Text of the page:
There's more to a datacentre sale than a tour round the racks

Nick Booth wades through invitations to data centre tours and wonders if it really is the best way to get customers to make the move to the cloud

In the not too distant future, all our computing will conducted on a cloud of data centres, predicts Cisco’s Global Cloud Index report (2013-2018).

The rich shall have VIP private clouds, while the less privileged NVIP classes (the not very important people) shall use the public service cloud. Thank goodness for the democratizing effects of IT, which will ensure that Britain’s time honoured class divisions are automated and far more efficiently managed.

There will of course be counter-jumping hybrids, which will span the private/public class divide, according to Cisco Senior VP Kelly Ahuja. But the details seem a bit sketchy at the moment. There seems to be an awful lot of conjecture on everything, from the expected rise of Software as a Service traffic to the colonization of the cloud by ‘Things’ which will be 277 times more likely to be causing traffic on the Internet by 2018.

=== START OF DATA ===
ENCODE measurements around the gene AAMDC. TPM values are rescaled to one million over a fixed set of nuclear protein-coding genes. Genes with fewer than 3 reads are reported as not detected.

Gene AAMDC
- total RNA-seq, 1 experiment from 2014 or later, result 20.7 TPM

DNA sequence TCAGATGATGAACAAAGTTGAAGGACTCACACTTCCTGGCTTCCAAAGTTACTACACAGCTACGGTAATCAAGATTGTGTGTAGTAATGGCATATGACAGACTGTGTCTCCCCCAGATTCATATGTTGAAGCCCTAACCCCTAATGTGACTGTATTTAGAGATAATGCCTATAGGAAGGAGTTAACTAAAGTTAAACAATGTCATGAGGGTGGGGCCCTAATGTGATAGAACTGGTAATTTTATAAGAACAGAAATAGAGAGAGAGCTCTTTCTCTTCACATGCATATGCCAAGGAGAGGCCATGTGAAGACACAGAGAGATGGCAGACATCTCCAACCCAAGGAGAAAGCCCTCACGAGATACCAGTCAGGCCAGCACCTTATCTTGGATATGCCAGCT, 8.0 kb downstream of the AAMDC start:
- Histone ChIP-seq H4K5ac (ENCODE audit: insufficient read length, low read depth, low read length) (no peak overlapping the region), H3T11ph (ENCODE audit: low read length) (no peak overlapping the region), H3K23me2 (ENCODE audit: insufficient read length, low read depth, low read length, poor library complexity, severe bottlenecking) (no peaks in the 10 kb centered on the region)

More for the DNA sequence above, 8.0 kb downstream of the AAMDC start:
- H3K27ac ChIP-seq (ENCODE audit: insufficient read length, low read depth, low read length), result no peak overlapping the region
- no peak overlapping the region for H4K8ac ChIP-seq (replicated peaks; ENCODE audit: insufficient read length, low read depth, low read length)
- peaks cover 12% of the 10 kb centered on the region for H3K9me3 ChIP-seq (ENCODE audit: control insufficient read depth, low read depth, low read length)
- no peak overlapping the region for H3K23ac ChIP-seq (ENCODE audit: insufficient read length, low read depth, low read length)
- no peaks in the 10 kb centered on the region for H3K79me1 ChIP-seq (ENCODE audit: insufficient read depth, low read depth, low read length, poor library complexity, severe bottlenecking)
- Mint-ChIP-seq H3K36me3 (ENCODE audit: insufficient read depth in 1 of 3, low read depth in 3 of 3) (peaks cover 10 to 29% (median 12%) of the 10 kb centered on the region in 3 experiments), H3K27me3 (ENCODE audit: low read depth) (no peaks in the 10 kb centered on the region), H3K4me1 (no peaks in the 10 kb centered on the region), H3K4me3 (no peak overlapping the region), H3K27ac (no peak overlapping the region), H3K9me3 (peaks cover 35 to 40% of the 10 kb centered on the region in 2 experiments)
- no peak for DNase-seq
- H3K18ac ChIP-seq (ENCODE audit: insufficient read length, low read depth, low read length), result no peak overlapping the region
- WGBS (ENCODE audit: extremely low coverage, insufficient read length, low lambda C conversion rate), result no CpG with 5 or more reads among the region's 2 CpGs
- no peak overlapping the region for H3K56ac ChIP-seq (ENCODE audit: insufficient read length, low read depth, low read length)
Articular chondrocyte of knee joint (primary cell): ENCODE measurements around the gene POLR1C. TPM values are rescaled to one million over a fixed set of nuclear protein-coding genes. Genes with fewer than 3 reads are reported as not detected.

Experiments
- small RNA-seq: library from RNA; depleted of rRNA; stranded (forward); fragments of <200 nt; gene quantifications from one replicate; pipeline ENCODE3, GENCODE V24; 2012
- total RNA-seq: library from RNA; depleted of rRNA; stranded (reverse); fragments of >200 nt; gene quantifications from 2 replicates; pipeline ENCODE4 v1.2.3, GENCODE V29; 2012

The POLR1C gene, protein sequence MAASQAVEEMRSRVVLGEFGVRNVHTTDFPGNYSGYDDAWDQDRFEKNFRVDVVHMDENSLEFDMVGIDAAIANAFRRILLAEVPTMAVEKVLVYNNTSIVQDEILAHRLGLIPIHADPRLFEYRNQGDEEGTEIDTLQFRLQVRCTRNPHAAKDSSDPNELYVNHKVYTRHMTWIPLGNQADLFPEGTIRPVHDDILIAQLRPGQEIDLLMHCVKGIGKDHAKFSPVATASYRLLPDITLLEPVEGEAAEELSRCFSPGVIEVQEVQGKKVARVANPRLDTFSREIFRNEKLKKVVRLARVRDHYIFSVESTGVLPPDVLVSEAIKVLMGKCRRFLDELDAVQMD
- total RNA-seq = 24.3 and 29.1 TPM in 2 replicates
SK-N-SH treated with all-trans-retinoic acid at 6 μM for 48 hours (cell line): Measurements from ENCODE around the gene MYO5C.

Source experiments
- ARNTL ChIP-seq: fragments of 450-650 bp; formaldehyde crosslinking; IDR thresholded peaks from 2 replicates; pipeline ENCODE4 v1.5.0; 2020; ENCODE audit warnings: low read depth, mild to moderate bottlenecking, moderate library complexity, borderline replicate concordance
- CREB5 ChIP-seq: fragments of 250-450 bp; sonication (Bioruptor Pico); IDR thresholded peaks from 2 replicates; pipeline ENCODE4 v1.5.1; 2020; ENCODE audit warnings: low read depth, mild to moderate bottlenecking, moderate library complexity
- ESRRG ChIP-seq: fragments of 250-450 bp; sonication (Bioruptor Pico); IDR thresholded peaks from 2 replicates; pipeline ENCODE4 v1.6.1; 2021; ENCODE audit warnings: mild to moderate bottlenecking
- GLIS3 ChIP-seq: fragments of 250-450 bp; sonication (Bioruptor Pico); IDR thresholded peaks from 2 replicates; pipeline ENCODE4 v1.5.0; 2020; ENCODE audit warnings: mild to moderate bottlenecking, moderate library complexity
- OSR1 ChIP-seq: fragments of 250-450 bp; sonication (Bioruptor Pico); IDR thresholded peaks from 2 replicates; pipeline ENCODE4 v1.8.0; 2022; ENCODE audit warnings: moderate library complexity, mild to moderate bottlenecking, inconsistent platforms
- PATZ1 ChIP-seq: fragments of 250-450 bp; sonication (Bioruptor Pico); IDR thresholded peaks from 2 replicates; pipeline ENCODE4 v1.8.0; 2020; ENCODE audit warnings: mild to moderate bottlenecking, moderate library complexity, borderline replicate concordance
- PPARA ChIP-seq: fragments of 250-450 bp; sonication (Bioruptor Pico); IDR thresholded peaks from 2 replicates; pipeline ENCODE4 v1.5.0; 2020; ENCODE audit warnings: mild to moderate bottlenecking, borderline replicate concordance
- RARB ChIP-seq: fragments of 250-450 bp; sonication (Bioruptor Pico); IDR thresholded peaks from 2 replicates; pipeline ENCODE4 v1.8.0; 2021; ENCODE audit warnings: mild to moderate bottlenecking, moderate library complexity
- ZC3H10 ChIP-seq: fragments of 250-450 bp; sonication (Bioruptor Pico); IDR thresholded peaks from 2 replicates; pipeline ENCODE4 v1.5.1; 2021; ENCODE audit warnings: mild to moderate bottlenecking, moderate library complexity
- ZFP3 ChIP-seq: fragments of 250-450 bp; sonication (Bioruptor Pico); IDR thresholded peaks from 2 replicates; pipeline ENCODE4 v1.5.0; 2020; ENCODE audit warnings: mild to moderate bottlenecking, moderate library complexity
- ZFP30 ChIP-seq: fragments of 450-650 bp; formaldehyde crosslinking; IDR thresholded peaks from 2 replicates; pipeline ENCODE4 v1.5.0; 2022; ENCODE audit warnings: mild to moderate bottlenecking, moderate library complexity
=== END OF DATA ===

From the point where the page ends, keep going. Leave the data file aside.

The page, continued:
But who will be running these data centres? I’m worried about the current breed of data centre operators, who seem to have even fewer interpersonal skills than a 1980s IT manager. An indication of this lack of human empathy is the number of invitations we receive to go on a guided tour of their facilities. Anyone with an ounce of humanity would understand that nobody sane wants to spend a day staring at cabling ducts, air conditioning units and diesel generators. And yet, whenever a data centre company tries to capture the imagination of the media, they always trick us into a meeting that ends up with a crowd of people staring at a giant battery, while some drone reels off statistics about their world class uninterruptible power supply.